“Prolific and perceptive” is how the @nytimes describes @altafqadri . In his Instagram series on “India Looking For Hope”, Qadri tells the story of a desperately poor, barely educated and homeless family, living on a wooden fruit vendor’s cart, on the fringes of New Delhi, with their hopes pinned on their 7-year son Farmaan who goes to school. The Khan family survives mostly through begging, but, it was Farmaan’s mother, Ruby Khan, who insisted, against her husband’s wish, that her son would go to school.
“I take photographs to create a difference,” he says as he delivers his Ted Talk, a truth one sees in every story he tells. Don’t miss this simple, yet evocative narration of Farmaan’s life, whose story is a mirror reflection of many children in India.
From the conflict in Kashmir, to political turmoil and major natural disasters, Altaf Qadri’s work lends humanism and insight to his every frame. To get a glimpse of his cutting-edge work follow him on Instagram, twitter and his website.
7-year-old Farmaan poses for a photograph near his home, a wooden fruit vendor’s cart, in New Delhi, India. For this Indian family, desperately poor, barely educated and living on the fringes of New Delhi life, hope can be found in their boy with huge eyes and scraggly hair.
Farmaan, back to camera, lies next to his three-month-old sister Razia on a wooden fruit vendor’s cart, which is his home, as they wake up on a cold morning in New Delhi, India.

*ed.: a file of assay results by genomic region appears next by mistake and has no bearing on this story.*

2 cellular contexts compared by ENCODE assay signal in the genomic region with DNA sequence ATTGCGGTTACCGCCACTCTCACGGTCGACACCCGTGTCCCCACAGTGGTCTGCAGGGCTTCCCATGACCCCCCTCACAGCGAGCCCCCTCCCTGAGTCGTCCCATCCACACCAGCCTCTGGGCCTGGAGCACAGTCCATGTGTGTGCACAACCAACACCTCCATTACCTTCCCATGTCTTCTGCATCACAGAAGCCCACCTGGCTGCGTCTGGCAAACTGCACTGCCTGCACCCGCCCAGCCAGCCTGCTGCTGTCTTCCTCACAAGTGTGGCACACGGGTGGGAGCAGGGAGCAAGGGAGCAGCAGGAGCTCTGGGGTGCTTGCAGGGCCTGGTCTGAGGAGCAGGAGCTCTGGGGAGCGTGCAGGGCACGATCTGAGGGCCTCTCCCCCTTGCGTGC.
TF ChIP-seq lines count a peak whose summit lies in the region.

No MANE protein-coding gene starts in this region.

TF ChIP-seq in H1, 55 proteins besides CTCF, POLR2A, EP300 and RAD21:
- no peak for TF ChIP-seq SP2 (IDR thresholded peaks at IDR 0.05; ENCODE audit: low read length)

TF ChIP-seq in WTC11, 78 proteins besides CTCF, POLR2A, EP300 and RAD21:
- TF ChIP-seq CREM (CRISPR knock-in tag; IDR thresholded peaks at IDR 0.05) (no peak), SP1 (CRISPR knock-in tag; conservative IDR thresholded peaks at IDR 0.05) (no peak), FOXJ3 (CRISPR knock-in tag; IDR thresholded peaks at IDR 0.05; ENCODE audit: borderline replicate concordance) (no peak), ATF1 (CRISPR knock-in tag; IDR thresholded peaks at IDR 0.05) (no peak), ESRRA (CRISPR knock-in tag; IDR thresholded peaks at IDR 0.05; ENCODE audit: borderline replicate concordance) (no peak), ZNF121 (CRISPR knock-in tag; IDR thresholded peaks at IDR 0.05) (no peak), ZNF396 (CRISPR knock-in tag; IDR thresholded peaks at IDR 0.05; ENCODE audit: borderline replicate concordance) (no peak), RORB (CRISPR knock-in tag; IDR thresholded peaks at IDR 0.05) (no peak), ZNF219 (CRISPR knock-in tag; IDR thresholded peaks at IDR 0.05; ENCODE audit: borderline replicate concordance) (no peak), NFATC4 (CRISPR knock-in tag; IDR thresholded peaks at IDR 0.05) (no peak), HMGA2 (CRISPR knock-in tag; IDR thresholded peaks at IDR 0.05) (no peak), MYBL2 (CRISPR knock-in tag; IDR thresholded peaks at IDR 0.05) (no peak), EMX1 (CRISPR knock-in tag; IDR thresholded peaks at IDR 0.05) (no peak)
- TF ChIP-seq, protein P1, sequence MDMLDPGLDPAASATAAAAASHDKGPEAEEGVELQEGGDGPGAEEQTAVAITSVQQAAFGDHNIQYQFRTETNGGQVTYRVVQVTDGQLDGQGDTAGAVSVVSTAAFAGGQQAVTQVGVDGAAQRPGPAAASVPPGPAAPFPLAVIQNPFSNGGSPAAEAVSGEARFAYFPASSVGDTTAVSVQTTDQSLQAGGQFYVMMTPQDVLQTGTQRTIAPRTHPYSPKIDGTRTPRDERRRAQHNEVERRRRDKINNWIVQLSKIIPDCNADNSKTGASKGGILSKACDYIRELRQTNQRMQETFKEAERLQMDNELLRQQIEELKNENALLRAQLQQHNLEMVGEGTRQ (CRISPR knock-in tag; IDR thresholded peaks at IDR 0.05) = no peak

Ruby Khan and Nisar Khan help their son Farmaan with his homework as they sit on a wooden fruit vendor’s cart, which is their home, in New Delhi, India. Simply by staying in school Farmaan has become the focus of the family’s dreams.
Farmaan, drinks tea as his father Nasir Khan and his mother Ruby Khan tend to their three-month-old daughter Razia.
Ruby Khan and her son Armaan Khan roll up a plastic tarp which acts as a roof on the wooden fruit vendor’s cart they call home, while her husband, and son Ajmeri, keep themselves warm under a blanket on a cold morning in New Delhi, India.
Ruby Khan helps Farmaan get ready for school.
Farmaan walks towards his school.
13-year-old Ajmeri, walks his younger brother Farmaan to school.
Farmaan studies at Salaam Baalak Trust, an NGO working for street children, in New Delhi, India.
Farmaan, waits to be served lunch meals at Salaam Baalak Trust.
Ruby Khan, holds her 3-month old daughter Razia as she asks from alms near Jama Mosque in New Delhi, India.
Farmaan, studies for school, watched by his father, while his mother plays with his infant sister.
Farmaan falls asleep on a pile of their belongings. City authorities regularly clear out the squatter camp and often destroy whatever they find. Because of that, some members of the Khan family sleep on a wooden fruit vendor’s cart the size of a large door, with the rest squeezing under a plastic tarp tied to a nearby wall. If the authorities arrive, the family can quickly pile everything they own, clothes, blankets, birth certificates, bags of whatever, onto the cart and roll it away.
The Khan family, led by their father, make their way to a temple to receive donations and free food in New Delhi, India.
Farmaan, and other homeless and daily wage laborers keep themselves warm around a bonfire in New Delhi, India.
Farmaan falls asleep while attending to his 3-month-old sister Razia.
Farmaan looks out from his home, as it drizzles in New Delhi, India.